The wall: Wallsend to Newburn – June 16

Today’s walk: 11.5 miles / 18.5 km in 5 hours

Today we began our walk of Hadrian’s Wall. We started with a good breakfast in our B&B, then we packed up our day packs and left our luggage to be picked up by the courier.

We took the Newcastle metro from Whitley Bay to Wallsend, the site of the Roman fort of Segedunum where the wall came down to the Tyne river.

Here's where it starts

The trail starts just outside the fort museum.

And so it begins

The line of the wall runs right through downtown Newcastle, so there’s almost no remains to be seen and walking the actual course of the wall would mean walking along busy highways, so the trail diverges from the wall line for most of the day to follow the Tyne River.

The Tyne river, just before it starts to get urban/industrial

The Tyne is tidal up to this point. The remains of an old river boat in the low-tide mud.

We started out in not unpleasant suburban surroundings. The trail runs through some parklands and behind some housing developments and comes to the river. We saw lots of flowers in bloom, especially many different kinds of roses growing wild. Fairly soon we came into the heart of the city itself. You can see the remains of Newcastle’s industrial past, but the walk along the river is well taken care of.

Newcastle city center. The Tyne is crossed by many different types of bridges along this short stretch.

The city gradually receded as we kept walking west. The day was cool and cloudy, but mostly dry apart from a few sprinkles of rain. The path was almost all pavement and after several hours of walking, the soles of my feet were getting quite sore. My legs were fine, no sore muscles, just the soles of my feet from all that walking on hard pavement.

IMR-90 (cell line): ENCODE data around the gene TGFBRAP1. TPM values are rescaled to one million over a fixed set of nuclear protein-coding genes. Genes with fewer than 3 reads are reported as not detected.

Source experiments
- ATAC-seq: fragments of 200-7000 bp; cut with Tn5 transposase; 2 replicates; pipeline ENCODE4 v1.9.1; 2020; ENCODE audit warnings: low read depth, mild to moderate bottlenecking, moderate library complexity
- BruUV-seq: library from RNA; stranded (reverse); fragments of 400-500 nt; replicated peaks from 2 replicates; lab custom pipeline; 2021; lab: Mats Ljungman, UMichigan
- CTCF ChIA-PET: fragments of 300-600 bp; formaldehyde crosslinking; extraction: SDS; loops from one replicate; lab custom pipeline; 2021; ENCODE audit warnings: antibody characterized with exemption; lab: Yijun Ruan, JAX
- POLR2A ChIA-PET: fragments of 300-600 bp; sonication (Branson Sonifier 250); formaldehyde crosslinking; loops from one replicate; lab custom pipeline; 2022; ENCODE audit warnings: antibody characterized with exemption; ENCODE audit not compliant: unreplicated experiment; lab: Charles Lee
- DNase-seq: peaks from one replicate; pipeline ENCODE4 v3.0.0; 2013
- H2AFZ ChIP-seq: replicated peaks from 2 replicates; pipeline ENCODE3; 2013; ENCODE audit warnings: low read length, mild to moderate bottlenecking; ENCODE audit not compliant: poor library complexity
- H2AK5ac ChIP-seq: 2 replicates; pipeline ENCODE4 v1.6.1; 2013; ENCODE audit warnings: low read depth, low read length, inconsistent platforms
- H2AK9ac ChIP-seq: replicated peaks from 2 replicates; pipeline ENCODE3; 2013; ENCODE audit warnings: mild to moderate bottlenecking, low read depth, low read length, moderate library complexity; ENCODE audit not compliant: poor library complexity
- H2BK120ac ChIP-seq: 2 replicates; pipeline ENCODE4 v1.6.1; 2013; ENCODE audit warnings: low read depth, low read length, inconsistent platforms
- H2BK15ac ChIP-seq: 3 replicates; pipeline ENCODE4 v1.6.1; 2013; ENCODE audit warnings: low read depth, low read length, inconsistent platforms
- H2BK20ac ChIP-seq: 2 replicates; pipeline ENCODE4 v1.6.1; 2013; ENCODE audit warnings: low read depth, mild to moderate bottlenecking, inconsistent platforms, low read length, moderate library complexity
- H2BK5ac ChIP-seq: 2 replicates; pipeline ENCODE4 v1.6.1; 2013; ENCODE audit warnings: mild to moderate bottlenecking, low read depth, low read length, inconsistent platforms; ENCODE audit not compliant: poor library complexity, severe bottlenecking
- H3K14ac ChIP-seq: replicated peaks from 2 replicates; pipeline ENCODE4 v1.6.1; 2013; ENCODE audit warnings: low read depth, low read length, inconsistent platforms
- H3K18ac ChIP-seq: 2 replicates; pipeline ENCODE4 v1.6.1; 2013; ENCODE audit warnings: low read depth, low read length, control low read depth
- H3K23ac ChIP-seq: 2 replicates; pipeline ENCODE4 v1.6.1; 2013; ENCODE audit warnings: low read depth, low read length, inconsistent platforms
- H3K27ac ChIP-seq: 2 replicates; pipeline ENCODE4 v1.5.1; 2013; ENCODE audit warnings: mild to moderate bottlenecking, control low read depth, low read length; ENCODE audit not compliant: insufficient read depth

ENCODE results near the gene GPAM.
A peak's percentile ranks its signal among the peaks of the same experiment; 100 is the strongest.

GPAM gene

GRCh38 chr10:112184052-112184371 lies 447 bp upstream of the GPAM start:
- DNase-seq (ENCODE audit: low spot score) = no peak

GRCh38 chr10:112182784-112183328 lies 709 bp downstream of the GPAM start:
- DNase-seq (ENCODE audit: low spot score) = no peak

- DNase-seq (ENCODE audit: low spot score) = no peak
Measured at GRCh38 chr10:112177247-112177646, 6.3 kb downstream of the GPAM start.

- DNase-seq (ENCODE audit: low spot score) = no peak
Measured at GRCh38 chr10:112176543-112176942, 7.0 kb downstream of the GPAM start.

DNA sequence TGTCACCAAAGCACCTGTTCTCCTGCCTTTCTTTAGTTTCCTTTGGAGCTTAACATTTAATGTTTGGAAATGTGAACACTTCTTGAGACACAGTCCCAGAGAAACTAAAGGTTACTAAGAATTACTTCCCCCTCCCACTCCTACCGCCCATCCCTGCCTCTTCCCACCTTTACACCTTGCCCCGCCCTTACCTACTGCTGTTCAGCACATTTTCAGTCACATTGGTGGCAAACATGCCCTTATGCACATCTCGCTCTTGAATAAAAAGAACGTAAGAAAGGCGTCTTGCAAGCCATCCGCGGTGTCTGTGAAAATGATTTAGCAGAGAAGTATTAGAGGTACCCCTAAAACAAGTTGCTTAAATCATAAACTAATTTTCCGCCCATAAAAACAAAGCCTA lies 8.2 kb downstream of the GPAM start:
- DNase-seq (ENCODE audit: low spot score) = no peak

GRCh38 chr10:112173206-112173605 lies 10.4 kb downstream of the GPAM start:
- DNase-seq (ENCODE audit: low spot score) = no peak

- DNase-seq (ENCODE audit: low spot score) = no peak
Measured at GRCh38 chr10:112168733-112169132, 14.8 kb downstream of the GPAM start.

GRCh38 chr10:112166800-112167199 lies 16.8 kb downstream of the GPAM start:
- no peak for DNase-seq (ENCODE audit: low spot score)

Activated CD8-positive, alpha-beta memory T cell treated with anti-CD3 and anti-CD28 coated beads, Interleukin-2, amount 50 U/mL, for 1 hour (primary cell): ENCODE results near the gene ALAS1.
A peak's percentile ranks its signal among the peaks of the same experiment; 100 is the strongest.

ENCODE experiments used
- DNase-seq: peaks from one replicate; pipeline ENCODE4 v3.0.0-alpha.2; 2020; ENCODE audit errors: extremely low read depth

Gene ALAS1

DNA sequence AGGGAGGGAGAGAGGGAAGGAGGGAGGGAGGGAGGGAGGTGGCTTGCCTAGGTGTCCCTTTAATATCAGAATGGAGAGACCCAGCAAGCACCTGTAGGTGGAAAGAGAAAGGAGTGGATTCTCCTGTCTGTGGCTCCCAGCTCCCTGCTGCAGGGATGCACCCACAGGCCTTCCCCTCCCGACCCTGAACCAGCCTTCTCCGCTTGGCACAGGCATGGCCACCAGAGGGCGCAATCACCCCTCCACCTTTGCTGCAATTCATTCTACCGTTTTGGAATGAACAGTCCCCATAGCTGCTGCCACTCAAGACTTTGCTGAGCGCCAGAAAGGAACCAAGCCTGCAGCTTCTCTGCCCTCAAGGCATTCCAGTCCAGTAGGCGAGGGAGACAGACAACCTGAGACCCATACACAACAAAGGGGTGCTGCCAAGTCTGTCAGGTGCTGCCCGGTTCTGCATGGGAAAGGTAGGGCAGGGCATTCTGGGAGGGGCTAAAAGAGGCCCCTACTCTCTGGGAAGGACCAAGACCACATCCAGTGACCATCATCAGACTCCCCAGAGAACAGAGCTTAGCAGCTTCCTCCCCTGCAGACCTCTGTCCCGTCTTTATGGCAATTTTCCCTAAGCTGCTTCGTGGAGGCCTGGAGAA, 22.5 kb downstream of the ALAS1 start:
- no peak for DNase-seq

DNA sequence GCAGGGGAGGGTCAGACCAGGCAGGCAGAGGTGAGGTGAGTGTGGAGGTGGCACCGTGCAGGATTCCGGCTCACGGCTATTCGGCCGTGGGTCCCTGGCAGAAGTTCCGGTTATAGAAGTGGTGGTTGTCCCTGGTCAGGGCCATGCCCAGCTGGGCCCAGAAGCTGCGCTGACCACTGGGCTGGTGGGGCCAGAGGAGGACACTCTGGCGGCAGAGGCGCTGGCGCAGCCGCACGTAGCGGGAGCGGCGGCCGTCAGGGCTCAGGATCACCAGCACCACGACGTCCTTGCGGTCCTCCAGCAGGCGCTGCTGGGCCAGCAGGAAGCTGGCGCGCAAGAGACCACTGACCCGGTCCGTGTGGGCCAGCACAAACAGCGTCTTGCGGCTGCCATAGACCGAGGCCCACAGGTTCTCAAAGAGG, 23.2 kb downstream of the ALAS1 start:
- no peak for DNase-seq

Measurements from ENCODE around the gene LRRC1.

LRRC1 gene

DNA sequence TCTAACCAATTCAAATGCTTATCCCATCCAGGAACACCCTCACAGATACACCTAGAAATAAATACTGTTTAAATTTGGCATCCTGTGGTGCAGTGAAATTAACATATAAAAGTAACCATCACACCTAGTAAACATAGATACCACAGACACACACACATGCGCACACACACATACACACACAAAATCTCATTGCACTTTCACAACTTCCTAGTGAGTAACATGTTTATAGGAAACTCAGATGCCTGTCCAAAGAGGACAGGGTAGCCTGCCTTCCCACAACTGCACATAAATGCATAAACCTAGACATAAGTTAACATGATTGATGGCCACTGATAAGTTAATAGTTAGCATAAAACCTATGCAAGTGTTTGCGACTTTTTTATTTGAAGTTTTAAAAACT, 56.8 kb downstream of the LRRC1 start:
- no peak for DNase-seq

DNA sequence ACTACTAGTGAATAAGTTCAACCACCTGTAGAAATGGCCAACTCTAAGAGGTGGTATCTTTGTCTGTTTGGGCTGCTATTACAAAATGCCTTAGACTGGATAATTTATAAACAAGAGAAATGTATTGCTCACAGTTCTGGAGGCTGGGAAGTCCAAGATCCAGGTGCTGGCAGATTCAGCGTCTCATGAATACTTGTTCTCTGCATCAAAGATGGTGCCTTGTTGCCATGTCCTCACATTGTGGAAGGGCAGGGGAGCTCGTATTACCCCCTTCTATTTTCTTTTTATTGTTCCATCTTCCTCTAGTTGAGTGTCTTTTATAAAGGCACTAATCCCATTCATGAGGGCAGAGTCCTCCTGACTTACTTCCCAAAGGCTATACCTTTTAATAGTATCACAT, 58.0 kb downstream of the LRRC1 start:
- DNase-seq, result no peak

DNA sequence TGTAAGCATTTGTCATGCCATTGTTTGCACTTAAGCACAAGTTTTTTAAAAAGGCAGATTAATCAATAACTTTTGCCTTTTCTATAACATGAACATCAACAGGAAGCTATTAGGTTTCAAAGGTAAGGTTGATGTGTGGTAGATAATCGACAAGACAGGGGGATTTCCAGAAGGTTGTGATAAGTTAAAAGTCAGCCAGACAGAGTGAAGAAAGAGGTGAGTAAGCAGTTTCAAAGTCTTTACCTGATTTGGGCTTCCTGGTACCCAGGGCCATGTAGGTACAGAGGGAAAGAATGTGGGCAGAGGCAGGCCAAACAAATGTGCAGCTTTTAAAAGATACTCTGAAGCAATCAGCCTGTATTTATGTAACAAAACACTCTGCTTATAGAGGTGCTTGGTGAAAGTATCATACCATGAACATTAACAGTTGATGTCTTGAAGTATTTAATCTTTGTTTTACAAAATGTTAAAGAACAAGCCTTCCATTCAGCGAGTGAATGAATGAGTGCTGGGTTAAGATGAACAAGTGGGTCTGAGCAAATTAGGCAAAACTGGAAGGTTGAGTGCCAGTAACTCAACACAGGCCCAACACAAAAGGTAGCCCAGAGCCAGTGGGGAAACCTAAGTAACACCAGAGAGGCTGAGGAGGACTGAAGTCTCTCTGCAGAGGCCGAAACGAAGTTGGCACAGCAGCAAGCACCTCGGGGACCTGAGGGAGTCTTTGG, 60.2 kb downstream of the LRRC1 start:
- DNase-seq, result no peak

Into the countryside west of Newcastle

We arrived at our lodging in the early afternoon. It’s a brewery/pub that also has a separate lodge building as a B&B.

Our food, drink, and lodging for the night

The room was pleasant enough. We got a few hours of rest off our feet, then went for dinner at the pub. When I saw toad-in-the-hole on the menu I figure I had to order it, just so that I could say I’d had it. It turned out to be rather good: imagine a giant popover filled with sausage and mashed potato and slaked with gravy. I also had some of their own brown ale, which was very good.

In the evening there was a Morris dance performance at the pub. E. found the evening too chilly and stayed in the room, but I went out to watch. The performance was supposed to start at 8. A little after 8, there was a group of guys in colorful costumes standing around drinking beer. After they’d all had a round or two, a few of them finally picked up accordions and fiddles and the rest started to gather up on the patio outside the pub. Once they got going, though, they were a lot of fun to watch.

A sword dance. The dancers start in a circle holding flexible short swords between them which they then dance around, over, and under.

They did several different kinds of Morris dances and sword dances, introducing each one by explaining where it came from and something of its history. All the dances were very local, coming from villages not more than a few miles away. They danced about a half-dozen dances altogether (with frequent pauses for more beer).


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